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Vitality Netball World Cup 2019: Meet two volunteers pivotal to the success of the competition


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Netball's popularity in the UK has skyrocketed, partly due to extended media coverage, but mainly due to the recent success of the England Netball team. 

Last summer, England beat Australia against all odds to win Commonwealth Gold, which inspired a new generation of netball players. England, having reached their first major final, claimed gold thanks to a last gasp winner from Helen Housby, giving England a 52-51 victory. 

Netball has become the largest female sport within the University BUCS programme and has over 400 teams competing each season. 

In 2014 England submitted a bid to host the 2019 World Cup in Liverpool. A year later they were successful and this July, Liverpool will host 16 nations at the M&S Bank Arena for the 15th staging of the competition.

The last World Cup was held in Sydney and host Country Australia picked up their 11th title. England picked up Bronze, finishing third.

England begin their World Cup campaign against Uganda on 12th July at 7pm. Back in November 2018, England beat Uganda 50-46 also in Liverpool, a repeat of that would do nicely for The Vitality Roses.

For July’s Vitality World Cup to be a success, the tournament will rely on approximately 500 volunteers, known as pivoteers.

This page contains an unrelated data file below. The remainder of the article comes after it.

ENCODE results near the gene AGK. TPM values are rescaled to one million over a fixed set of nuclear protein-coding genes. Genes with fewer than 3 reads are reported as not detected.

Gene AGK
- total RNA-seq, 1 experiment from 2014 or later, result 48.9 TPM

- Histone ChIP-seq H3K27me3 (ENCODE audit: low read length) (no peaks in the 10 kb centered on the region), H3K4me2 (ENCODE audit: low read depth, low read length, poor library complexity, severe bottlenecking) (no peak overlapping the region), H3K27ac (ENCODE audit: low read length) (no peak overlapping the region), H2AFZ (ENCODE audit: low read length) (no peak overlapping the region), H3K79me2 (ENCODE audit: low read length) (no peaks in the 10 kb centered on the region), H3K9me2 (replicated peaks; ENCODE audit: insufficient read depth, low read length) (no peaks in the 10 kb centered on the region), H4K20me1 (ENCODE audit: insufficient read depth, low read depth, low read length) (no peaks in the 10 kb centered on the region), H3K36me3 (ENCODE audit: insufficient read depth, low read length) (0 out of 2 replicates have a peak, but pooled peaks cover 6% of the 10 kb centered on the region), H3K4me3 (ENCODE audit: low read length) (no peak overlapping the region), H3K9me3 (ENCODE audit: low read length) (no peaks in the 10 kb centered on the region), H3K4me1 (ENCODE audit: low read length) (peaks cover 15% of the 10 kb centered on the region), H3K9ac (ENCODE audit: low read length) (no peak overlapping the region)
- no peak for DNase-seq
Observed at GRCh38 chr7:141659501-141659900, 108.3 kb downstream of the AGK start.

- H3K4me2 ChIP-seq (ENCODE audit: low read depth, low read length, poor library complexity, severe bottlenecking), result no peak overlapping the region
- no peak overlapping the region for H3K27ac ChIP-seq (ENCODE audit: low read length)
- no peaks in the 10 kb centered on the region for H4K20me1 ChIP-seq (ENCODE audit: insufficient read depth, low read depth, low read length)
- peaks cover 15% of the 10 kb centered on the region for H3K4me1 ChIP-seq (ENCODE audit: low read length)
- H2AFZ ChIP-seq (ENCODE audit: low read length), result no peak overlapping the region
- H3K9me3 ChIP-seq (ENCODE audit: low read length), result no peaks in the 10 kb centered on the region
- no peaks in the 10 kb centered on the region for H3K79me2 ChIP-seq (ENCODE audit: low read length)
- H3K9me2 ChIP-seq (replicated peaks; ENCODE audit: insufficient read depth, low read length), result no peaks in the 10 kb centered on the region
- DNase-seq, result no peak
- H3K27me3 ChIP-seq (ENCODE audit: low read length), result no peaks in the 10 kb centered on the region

We had the chance to speak to two of those pivotal in keeping this Summer’s ten-day competition running smoothly.

Lois Betts and Carlie Pimlott are two university students and avid netball players. 

Lois Betts: Image Credit // Conker Communications

They are from different parts of the country but in July will be coming together as part of Vitality’s Pivoteer scheme. 

Vitality describes a ‘Pivoteer’ as "of crucial importance to the success of the world's most prestigious netball tournament." So how do Lois and Carlie feel about having being given the chance to be part of the team this Summer?

Lois, originally from Stockport, says: “I believe it will be a once in a lifetime opportunity in which I will be able to learn new skills and meet new people. I am really excited to be a part of the event.” 

Lois studies Fashion Buying and Merchandising at Manchester Metropolitan University and said with the World Cup being held so close to home, it was a great opportunity: “Once I saw that the Netball World Cup were looking for volunteers in Liverpool, I thought it would be a great opportunity to get involved in  an exciting event that I may not have the chance to be a part of again.

“I have watched the World Cup previously but, this year with it being so close to home, I was inspired to be a part of it in a completely different way.”

Carlie, who hails from Sutton Coldfield and is a Civil Engineering student at Liverpool John Moores, says this year’s World Cup has the potential to be very special: “It’s hard to describe, but I think the Vitality Netball World Cup has a really special feeling about it this year - it really feels like the roses are within touching distance of the double gold medal (Commonwealth and World Cup) and I think everyone’s really excited!

Carlie Pimlott: Image Credit/Conker Communications

“It’s been so amazing seeing more and more media coverage on the sport and seeing the ripple effect of the Commonwealth gold right down to grassroots level. 

“It’s such an exciting time for Netball in England and to be so involved is incredible - it doesn’t quite feel real!”

She added: “I first wanted to volunteer when I found out that it was being held in Liverpool, I moved here for university in 2017 and it felt like a once in a lifetime chance to really get involved with the action.”